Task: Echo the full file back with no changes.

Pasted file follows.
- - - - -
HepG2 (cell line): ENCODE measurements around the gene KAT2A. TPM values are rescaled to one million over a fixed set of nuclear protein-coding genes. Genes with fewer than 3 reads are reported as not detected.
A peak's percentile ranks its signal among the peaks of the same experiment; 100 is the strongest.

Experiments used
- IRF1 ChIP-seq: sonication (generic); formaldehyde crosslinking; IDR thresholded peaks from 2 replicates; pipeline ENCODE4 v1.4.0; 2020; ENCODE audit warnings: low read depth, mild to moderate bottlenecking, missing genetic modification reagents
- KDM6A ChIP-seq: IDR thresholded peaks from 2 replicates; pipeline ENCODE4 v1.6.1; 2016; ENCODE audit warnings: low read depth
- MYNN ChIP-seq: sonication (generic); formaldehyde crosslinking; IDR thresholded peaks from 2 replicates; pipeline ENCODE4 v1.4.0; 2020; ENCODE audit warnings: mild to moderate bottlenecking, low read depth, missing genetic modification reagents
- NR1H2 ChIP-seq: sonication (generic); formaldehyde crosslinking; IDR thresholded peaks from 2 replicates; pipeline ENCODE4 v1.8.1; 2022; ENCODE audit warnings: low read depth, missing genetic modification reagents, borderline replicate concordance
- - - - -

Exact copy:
HepG2 (cell line): ENCODE measurements around the gene KAT2A. TPM values are rescaled to one million over a fixed set of nuclear protein-coding genes. Genes with fewer than 3 reads are reported as not detected.
A peak's percentile ranks its signal among the peaks of the same experiment; 100 is the strongest.

Experiments used
- IRF1 ChIP-seq: sonication (generic); formaldehyde crosslinking; IDR thresholded peaks from 2 replicates; pipeline ENCODE4 v1.4.0; 2020; ENCODE audit warnings: low read depth, mild to moderate bottlenecking, missing genetic modification reagents
- KDM6A ChIP-seq: IDR thresholded peaks from 2 replicates; pipeline ENCODE4 v1.6.1; 2016; ENCODE audit warnings: low read depth
- MYNN ChIP-seq: sonication (generic); formaldehyde crosslinking; IDR thresholded peaks from 2 replicates; pipeline ENCODE4 v1.4.0; 2020; ENCODE audit warnings: mild to moderate bottlenecking, low read depth, missing genetic modification reagents
- NR1H2 ChIP-seq: sonication (generic); formaldehyde crosslinking; IDR thresholded peaks from 2 replicates; pipeline ENCODE4 v1.8.1; 2022; ENCODE audit warnings: low read depth, missing genetic modification reagents, borderline replicate concordance